No Rules: Queen Kwong Talks Couples Only, Creativity, and Doing Art Your Way
Carré Kwong Callaway, aka Queen Kwong, does music a little differently. On her latest album, Couples Only, as with all of her previous albums, she went into the studio without any lyrics or music written up – it’s just her and her raw, unscripted emotions. The resulting sound is something uniquely her: genre-blending, unrestrained, and utterly captivating.
In the aftermath of a divorce, a cystic fibrosis diagnosis, and an overall upending of life as she knew it, Callaway recorded this engrossing and emotional album. But Couples Only isn’t just a “divorce record” – it’s also an album filled with cheekily humorous introspections on loss, change, and romance. A few weeks prior to its release, I had the pleasure of chatting with Callaway about her creative process and the emotions she channeled on the record.
Left of The Dial: For this album, and all of the music you’ve released, you’re going into the studio and improvising everything on the spot. Can you tell me a bit about what that process looks like?
Queen Kwong: You know, I didn’t realize how unusual that was until this record and this press cycle. But for me, music has never been about perfection or overthinking anything. I overthink everything else in my life, so art is something I’ve made a huge effort not to be a perfectionist towards. And Joe Cardamone, who produced the album, works in a similar way.
LoTD: Does that mean everything on the album is essentially the first take?
QK: Yeah, and I understand why people don’t record like this. It’s not the best, most complete version of the song. After I tour and play the songs hundreds of times, they become something else, and that’s the opposite of what most musicians or rock bands do. Usually, they write the songs, they complete all their parts, they rehearse it to death, and then they record it. For me, that process takes the life out of things.
The first record I did like this, Get a Witness…it’s really difficult for me to listen to because of that rawness. This is the third LP that I’ve done this way with Joe, so two records later I think we’ve honed our technique and it’s sonically easier to digest, but still has the honesty and immediacy to it.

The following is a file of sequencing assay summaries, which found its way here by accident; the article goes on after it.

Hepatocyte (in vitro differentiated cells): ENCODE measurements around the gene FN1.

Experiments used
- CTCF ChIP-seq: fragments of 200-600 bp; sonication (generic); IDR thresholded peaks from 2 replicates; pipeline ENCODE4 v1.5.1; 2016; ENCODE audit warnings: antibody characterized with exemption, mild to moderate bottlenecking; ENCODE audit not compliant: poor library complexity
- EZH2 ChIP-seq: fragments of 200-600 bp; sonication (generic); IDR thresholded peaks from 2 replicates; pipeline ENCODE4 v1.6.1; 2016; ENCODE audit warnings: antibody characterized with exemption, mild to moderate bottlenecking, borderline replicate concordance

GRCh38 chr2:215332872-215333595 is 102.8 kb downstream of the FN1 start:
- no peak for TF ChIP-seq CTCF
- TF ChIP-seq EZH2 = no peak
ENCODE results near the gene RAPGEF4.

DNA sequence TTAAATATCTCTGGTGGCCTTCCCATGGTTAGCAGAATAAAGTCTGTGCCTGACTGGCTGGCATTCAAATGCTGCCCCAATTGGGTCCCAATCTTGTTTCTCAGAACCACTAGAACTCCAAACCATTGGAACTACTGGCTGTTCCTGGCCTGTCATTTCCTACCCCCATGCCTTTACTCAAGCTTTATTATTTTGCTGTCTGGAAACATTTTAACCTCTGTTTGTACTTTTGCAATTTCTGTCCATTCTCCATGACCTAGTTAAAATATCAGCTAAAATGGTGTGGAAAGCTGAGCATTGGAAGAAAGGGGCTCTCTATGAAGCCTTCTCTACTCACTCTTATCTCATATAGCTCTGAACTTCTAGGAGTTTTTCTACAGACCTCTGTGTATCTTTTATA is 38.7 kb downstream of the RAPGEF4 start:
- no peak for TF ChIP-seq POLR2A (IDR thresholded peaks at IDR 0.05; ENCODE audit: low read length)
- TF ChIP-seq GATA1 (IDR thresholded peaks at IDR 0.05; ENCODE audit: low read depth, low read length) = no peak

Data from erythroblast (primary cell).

LoTD: The way you’re describing it, it sounds like you’re bringing almost a live performance energy to the studio.
QK: Yeah, I played a lot of shows and performed live and did pretty big tours without ever recording or releasing anything. And every time I did record anything, people critiqued it and said it didn’t have the live energy that I bring when I play shows.
I had a manager many years ago who suggested I just do a live record, but that’s really difficult because you’re a slave to the room and the sound guy and the acoustics, et cetera, so I didn’t want to do that. For me, there’s no way to fake the adrenaline you feel when you’re in front of a bunch of people in a room playing really loud. The only way that I could do it in a genuine visceral manner was to just write everything on the spot and record it live.
LoTD: When you go into the studio, are you ever surprised by what ends up coming out? Like, do you listen to a song back and go, “whoa, I didn’t know I had that in me!”
QK: Always, probably. [laughs] It’s nerve-wracking to record like this because I worry that the songs won’t come. We pretty much wrote and recorded one song a day, and a lot of it was absolute crap that didn’t make it on the record.
But that’s what I think makes it exciting and challenging, or else I’d be really bored and you would hear that in my performance. When I was younger, I worked with some producers and never released the songs because it sounded like I was bored…and that was because I was! Doing ten vocal takes, twenty vocal takes, some people do hundreds of vocal takes…the same line or the same word over and over, it’s just soul-crushing. That’s not exciting and that’s not why I want to make art.
LoTD: When you put it that way, that is a weird way to approach art, huh?
QK: It’s really weird! There’s an element of acting that goes into performing and recording in that way, and I’m really just not a good actress. Plus, the more I do things, the worse they get. You start overthinking it. So that doesn’t work for me. I’m a first-take person. Even if it’s completely off-time or off-key or whatever, it comes across the best performance-wise.
LoTD: You have a few collaborators on the album, like Roger O’Donnell (The Cure) and Kristof Hahn (Swans). Were you able to get them all into the studio to riff with you?
QK: No, everything was pretty much finished by the time I sent out the songs for them to add their parts. And that’s when other people added to what we already had – they didn’t have to go through that creative process with me. I think they would die coming in to do that, especially Roger! My friend [Laura-Mary Carter from Blood Red Shoes] sings some backing vocals, and she was in L.A. at the time, so she did come into the studio to sing on “No Rules.”